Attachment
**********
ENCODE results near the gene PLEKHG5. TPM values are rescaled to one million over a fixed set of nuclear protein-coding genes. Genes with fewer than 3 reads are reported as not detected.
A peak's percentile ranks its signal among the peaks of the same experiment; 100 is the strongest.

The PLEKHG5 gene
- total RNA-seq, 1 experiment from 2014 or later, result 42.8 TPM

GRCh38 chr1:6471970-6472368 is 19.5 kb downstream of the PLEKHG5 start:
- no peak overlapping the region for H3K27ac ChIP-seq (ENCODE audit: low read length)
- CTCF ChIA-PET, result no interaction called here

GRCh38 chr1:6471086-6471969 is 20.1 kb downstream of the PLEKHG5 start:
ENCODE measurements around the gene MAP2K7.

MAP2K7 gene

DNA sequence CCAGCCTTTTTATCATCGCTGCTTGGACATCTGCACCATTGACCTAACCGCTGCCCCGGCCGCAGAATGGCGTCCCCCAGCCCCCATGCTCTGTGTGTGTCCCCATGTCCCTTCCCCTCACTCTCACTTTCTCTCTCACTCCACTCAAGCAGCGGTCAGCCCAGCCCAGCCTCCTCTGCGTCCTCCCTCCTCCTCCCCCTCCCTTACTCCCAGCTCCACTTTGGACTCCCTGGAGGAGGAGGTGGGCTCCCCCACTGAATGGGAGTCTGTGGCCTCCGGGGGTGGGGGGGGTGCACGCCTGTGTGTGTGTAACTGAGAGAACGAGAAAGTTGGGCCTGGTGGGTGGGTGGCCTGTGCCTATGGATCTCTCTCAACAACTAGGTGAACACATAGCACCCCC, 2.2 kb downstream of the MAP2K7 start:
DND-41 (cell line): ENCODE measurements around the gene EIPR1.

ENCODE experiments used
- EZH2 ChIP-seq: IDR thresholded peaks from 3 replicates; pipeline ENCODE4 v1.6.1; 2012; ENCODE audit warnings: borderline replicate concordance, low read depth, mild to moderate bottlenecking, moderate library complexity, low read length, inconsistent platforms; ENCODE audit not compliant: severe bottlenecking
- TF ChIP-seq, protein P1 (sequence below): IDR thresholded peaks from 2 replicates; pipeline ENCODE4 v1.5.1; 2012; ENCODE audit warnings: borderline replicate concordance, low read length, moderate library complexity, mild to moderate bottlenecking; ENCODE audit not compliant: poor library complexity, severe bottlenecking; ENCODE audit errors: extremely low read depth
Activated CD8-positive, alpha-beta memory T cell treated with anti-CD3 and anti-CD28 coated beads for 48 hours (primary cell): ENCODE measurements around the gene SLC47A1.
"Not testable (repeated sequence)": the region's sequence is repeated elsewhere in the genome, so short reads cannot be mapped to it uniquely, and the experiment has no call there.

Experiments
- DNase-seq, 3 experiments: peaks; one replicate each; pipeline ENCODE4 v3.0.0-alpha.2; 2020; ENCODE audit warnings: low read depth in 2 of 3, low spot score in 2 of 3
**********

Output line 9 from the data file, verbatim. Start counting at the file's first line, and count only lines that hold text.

ENCODE measurements around the gene MAP2K7.